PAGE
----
Both hearing impaired: a couple’s journey
Walt and Tiggy Shields and Maria Menconi
Hearing loss brings dramatic change to life, and our journey has been forged together. Following years of tinnitus (ringing in the ears), Tiggy realized she was struggling with her hearing. Four years after arriving in SaddleBrooke, she decided to take a hearing test. Ironically, when Walt was asked to come along and provide feedback on Tiggy’s loss, they tested Walt as well. His loss was even greater! This was no surprise to Tiggy, but Walt hadn’t keyed in on his own reality as it progressed slowly over more than a decade. Referrals in hand, our journey began with professional testing by an audiologist.
Our new hearing aids were amazing! We felt encouraged and optimistic that we would again connect with people in social settings, but understanding that our aids would not recreate what our “good” ears provided. Digital sound was different, and it took several visits with our audiologist for the best settings. Our learning was also coming to terms with the challenge of word clarity. If people spoke too fast, looked away, or mumbled, we were lost. We could hear, but could not catch the words. We realized our new challenge of word discernment, even with enhanced volume.
Our hearing losses impacted us emotionally and practically. In addition to feeling isolated, we now choose which activities we can undertake and those we must give up. We scrutinize leadership positions, group discussions, attending Bible study or large functions, even singing in choir. Well-intentioned friends trying to help us hear better can only briefly change their speaking style, their volume, or their diction. Even with aids, we continue to miss some of what goes on around us. Life, as we age, means we give up things or accept what cannot be changed. But, we fully agree that our hearing aids are a gift beyond measure.
Our communication as a couple in the face of hearing loss takes patience and compassion. Sometimes, our best intentions have led to failure, hurt feelings, frustration, and discouragement. We don’t always remember the needs of the other, nor demonstrate patience and speak as we should. Despite the challenges, we are so grateful for the gift of ever-improving hearing loss technology.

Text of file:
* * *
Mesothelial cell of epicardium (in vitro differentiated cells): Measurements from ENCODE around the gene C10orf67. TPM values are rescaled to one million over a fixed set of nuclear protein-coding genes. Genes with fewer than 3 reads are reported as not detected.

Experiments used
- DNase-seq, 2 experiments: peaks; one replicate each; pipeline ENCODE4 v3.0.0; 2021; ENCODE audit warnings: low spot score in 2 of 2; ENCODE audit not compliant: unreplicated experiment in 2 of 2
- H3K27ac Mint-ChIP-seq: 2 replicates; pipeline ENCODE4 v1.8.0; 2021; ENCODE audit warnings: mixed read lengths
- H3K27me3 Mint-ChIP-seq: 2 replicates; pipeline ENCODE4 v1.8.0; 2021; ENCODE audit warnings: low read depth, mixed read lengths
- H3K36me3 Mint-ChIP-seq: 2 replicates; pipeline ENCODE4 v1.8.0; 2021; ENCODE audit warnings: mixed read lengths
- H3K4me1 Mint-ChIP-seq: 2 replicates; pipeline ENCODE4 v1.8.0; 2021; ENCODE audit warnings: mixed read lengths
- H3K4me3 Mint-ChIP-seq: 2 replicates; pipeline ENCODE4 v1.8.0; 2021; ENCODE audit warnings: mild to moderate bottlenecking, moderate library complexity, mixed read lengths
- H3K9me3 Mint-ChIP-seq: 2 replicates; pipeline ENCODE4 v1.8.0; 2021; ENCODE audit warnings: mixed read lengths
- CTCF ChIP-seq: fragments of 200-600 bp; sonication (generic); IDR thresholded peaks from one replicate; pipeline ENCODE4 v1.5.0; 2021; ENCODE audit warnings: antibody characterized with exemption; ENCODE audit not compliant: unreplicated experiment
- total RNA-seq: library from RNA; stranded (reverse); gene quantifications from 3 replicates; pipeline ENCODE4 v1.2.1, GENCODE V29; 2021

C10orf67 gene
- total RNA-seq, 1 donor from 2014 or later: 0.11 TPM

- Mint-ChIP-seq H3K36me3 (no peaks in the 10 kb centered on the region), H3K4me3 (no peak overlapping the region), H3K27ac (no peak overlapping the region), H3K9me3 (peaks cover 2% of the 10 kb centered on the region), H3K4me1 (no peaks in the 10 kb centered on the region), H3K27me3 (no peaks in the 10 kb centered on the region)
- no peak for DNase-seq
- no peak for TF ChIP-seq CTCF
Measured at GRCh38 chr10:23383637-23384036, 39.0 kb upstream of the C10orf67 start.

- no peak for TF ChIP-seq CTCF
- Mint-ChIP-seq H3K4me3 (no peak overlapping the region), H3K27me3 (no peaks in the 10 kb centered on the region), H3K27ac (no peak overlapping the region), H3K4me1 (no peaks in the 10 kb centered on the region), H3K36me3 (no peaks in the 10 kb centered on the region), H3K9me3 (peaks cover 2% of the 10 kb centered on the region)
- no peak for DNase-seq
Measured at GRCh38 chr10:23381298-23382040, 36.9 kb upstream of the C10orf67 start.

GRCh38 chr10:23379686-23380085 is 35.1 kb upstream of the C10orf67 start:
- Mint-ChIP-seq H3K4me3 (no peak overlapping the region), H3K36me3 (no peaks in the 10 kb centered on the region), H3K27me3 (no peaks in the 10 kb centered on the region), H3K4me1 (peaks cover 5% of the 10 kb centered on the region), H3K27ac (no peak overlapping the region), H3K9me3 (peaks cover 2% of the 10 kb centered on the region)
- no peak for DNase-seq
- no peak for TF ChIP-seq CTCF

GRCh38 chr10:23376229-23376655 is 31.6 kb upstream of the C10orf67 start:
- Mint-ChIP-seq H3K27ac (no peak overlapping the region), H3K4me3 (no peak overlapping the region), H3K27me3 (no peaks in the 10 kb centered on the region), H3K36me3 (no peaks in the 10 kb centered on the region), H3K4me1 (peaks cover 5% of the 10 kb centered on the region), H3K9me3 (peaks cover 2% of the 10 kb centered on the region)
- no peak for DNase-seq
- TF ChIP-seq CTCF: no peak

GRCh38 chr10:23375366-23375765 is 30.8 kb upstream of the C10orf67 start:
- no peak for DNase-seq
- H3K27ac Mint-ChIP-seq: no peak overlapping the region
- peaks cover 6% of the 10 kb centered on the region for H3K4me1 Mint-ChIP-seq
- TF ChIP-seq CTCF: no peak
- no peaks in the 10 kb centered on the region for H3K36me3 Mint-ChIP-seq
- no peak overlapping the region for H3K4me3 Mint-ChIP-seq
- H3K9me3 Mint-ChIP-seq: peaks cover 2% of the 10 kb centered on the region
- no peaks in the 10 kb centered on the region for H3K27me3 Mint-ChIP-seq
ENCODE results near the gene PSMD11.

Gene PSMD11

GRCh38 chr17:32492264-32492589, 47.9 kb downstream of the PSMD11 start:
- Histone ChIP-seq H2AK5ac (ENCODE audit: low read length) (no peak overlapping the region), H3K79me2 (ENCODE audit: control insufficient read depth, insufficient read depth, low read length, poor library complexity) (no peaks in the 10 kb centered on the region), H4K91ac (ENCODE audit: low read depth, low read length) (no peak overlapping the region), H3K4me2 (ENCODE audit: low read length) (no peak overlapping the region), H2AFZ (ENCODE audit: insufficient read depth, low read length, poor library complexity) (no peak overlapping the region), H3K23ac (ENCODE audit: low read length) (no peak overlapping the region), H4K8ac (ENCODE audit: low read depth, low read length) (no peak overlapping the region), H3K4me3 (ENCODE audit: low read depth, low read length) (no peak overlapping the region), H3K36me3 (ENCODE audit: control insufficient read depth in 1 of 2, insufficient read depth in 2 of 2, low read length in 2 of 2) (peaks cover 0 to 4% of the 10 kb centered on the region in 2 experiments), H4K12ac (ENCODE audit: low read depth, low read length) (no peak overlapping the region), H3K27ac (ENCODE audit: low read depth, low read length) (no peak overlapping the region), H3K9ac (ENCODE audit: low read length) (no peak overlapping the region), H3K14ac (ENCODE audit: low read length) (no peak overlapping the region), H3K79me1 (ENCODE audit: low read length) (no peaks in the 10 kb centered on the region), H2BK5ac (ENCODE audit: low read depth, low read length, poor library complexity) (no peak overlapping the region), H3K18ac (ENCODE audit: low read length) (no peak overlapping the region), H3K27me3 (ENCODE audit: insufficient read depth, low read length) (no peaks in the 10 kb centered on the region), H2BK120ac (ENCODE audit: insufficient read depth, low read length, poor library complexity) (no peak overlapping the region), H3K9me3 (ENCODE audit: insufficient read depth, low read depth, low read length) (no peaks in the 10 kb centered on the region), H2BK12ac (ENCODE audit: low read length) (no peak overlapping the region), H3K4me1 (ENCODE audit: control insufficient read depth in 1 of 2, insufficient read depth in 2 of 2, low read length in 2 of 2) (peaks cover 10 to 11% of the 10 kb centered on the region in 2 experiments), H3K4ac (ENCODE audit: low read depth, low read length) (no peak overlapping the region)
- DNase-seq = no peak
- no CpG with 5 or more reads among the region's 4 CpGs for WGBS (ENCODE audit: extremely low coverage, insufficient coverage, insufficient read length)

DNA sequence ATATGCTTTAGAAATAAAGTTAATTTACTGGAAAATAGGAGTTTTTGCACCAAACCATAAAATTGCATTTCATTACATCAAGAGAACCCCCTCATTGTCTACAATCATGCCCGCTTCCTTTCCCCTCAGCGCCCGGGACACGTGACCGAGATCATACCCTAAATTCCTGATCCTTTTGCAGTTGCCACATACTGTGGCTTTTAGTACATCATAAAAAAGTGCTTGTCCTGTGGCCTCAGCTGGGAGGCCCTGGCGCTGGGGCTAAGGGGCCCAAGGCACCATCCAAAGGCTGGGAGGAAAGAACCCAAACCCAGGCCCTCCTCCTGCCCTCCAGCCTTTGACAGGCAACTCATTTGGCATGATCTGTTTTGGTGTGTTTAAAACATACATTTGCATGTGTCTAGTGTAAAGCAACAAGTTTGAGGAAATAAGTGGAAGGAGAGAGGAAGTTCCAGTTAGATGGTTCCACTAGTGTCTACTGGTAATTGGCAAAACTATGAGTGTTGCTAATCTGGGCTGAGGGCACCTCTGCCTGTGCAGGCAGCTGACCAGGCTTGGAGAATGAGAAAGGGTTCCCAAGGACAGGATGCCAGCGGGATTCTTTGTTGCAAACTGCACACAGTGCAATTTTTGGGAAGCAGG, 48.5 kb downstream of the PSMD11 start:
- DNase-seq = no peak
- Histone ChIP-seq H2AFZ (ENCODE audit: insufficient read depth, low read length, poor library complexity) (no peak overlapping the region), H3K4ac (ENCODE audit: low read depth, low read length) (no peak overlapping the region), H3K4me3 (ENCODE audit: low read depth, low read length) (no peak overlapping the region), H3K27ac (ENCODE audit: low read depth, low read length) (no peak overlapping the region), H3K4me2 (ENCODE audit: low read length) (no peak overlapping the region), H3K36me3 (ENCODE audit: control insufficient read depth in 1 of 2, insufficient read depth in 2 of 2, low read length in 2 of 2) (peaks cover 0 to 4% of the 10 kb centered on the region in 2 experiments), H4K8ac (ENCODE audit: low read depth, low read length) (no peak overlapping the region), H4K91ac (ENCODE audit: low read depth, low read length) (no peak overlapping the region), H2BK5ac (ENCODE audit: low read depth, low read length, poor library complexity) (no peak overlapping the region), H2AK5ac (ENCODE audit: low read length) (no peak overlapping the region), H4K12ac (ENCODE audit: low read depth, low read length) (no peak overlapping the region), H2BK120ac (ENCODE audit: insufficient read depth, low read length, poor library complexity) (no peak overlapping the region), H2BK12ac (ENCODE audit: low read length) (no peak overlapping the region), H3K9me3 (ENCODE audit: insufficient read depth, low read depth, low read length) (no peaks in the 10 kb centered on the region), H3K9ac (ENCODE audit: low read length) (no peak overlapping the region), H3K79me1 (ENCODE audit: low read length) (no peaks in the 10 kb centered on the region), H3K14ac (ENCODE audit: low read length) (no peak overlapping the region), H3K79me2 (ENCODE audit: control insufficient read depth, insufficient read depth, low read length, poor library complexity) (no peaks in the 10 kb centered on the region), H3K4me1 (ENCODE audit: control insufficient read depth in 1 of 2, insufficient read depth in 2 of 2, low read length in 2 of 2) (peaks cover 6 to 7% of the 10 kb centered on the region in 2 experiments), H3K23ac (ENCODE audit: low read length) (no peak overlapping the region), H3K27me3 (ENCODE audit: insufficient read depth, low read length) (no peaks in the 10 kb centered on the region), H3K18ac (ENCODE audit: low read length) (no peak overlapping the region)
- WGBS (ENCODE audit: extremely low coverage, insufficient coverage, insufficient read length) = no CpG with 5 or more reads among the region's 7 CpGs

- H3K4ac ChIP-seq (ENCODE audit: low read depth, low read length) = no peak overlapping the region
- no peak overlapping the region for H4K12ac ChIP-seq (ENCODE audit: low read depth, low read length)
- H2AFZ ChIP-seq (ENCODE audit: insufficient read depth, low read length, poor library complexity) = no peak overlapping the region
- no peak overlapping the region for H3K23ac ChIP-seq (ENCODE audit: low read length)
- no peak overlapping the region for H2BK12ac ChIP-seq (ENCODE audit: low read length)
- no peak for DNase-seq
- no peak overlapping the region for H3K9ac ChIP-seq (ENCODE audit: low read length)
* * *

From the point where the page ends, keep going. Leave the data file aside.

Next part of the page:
We are strong advocates about seeking help. Many are fearful of moving forward and friends say they don’t want folks to know about their condition or, if they tried aids, they were disappointed and stopped wearing them. For these folks, we say “hang in there.” If you are on the fence, know that you are not alone. Statistics suggest that roughly 50% of our SaddleBrooke neighbors face some level of hearing loss, an astounding number. Why let the years pass with declining hearing and increasing isolation when professional help can transform a life?
Last winter, we joined the Hearing Loss Advocacy and Peer Support Group in SaddleBrooke. We’re learning so much about support options, have received and offered encouragement, joined discussions about how SaddleBrooke can improve its “services” for hearing impaired, and heard presenters from the University of Arizon’s Audiology department. This journey need not be taken alone. Please join us and bring a friend!
The meetings are held monthly, from 10:00 a.m. to noon, at MountainView in SaddleBrooke.
October 10: Saguaro Room.
November 14: Ballroom West.
December 12: Ballroom West.